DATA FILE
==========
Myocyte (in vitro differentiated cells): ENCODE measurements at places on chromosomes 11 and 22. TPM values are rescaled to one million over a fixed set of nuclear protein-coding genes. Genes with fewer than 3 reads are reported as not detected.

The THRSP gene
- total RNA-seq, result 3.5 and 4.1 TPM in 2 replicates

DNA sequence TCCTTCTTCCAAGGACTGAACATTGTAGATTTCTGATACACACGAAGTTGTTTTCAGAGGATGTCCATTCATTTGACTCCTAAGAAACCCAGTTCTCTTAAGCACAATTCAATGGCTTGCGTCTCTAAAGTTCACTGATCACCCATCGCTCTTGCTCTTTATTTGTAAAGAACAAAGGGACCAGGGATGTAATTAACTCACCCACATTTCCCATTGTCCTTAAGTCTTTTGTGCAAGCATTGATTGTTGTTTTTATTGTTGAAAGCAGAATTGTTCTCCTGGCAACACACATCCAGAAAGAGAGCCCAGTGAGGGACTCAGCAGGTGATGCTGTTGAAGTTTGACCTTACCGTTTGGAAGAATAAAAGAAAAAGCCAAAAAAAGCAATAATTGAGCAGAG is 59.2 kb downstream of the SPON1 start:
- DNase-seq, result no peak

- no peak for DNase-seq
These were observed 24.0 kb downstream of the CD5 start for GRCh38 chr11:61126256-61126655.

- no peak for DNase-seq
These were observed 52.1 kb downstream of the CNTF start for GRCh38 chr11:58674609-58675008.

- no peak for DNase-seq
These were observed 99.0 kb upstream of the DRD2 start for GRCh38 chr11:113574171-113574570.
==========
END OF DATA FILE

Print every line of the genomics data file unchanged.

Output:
Myocyte (in vitro differentiated cells): ENCODE measurements at places on chromosomes 11 and 22. TPM values are rescaled to one million over a fixed set of nuclear protein-coding genes. Genes with fewer than 3 reads are reported as not detected.

The THRSP gene
- total RNA-seq, result 3.5 and 4.1 TPM in 2 replicates

DNA sequence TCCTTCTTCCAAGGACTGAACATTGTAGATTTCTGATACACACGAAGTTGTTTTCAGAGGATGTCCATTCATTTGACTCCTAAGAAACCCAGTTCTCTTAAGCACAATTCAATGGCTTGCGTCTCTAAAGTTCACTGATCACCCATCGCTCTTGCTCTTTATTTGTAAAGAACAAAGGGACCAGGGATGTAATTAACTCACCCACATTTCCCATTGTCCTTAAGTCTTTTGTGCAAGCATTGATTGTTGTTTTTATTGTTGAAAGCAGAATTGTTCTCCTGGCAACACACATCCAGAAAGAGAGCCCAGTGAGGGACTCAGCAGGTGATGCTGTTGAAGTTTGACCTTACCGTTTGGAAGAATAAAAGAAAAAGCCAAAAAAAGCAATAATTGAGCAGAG is 59.2 kb downstream of the SPON1 start:
- DNase-seq, result no peak

- no peak for DNase-seq
These were observed 24.0 kb downstream of the CD5 start for GRCh38 chr11:61126256-61126655.

- no peak for DNase-seq
These were observed 52.1 kb downstream of the CNTF start for GRCh38 chr11:58674609-58675008.

- no peak for DNase-seq
These were observed 99.0 kb upstream of the DRD2 start for GRCh38 chr11:113574171-113574570.